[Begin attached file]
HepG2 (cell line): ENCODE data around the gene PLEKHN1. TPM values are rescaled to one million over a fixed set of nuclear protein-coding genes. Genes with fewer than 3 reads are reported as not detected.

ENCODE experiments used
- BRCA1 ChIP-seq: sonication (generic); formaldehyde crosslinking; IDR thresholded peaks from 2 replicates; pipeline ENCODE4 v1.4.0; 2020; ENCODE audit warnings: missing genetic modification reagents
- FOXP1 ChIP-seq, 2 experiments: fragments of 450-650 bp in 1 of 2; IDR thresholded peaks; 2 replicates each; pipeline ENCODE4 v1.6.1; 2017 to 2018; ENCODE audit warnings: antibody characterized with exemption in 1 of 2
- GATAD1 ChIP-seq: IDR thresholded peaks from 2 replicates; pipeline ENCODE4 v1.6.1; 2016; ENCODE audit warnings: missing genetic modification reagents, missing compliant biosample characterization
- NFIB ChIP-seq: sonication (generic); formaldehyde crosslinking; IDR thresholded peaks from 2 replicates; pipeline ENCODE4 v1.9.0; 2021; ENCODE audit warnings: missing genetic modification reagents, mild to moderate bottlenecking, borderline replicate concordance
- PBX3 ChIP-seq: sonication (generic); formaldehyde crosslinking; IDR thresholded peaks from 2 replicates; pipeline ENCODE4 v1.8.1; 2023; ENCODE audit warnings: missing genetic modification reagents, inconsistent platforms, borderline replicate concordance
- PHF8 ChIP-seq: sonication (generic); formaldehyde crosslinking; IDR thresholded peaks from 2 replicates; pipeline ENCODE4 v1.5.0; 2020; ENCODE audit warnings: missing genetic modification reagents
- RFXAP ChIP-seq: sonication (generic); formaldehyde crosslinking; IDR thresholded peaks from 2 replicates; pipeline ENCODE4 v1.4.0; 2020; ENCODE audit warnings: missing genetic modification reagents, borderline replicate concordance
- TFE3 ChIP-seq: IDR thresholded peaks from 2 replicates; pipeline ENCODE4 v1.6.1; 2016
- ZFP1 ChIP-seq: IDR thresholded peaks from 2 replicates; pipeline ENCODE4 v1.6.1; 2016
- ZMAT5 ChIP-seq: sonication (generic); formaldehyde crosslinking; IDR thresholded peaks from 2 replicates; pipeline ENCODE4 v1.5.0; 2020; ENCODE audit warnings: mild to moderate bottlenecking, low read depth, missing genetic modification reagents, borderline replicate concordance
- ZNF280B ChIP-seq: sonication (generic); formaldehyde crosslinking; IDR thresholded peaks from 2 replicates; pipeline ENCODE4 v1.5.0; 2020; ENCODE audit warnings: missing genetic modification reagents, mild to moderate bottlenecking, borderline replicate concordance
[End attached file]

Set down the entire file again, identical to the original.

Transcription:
HepG2 (cell line): ENCODE data around the gene PLEKHN1. TPM values are rescaled to one million over a fixed set of nuclear protein-coding genes. Genes with fewer than 3 reads are reported as not detected.

ENCODE experiments used
- BRCA1 ChIP-seq: sonication (generic); formaldehyde crosslinking; IDR thresholded peaks from 2 replicates; pipeline ENCODE4 v1.4.0; 2020; ENCODE audit warnings: missing genetic modification reagents
- FOXP1 ChIP-seq, 2 experiments: fragments of 450-650 bp in 1 of 2; IDR thresholded peaks; 2 replicates each; pipeline ENCODE4 v1.6.1; 2017 to 2018; ENCODE audit warnings: antibody characterized with exemption in 1 of 2
- GATAD1 ChIP-seq: IDR thresholded peaks from 2 replicates; pipeline ENCODE4 v1.6.1; 2016; ENCODE audit warnings: missing genetic modification reagents, missing compliant biosample characterization
- NFIB ChIP-seq: sonication (generic); formaldehyde crosslinking; IDR thresholded peaks from 2 replicates; pipeline ENCODE4 v1.9.0; 2021; ENCODE audit warnings: missing genetic modification reagents, mild to moderate bottlenecking, borderline replicate concordance
- PBX3 ChIP-seq: sonication (generic); formaldehyde crosslinking; IDR thresholded peaks from 2 replicates; pipeline ENCODE4 v1.8.1; 2023; ENCODE audit warnings: missing genetic modification reagents, inconsistent platforms, borderline replicate concordance
- PHF8 ChIP-seq: sonication (generic); formaldehyde crosslinking; IDR thresholded peaks from 2 replicates; pipeline ENCODE4 v1.5.0; 2020; ENCODE audit warnings: missing genetic modification reagents
- RFXAP ChIP-seq: sonication (generic); formaldehyde crosslinking; IDR thresholded peaks from 2 replicates; pipeline ENCODE4 v1.4.0; 2020; ENCODE audit warnings: missing genetic modification reagents, borderline replicate concordance
- TFE3 ChIP-seq: IDR thresholded peaks from 2 replicates; pipeline ENCODE4 v1.6.1; 2016
- ZFP1 ChIP-seq: IDR thresholded peaks from 2 replicates; pipeline ENCODE4 v1.6.1; 2016
- ZMAT5 ChIP-seq: sonication (generic); formaldehyde crosslinking; IDR thresholded peaks from 2 replicates; pipeline ENCODE4 v1.5.0; 2020; ENCODE audit warnings: mild to moderate bottlenecking, low read depth, missing genetic modification reagents, borderline replicate concordance
- ZNF280B ChIP-seq: sonication (generic); formaldehyde crosslinking; IDR thresholded peaks from 2 replicates; pipeline ENCODE4 v1.5.0; 2020; ENCODE audit warnings: missing genetic modification reagents, mild to moderate bottlenecking, borderline replicate concordance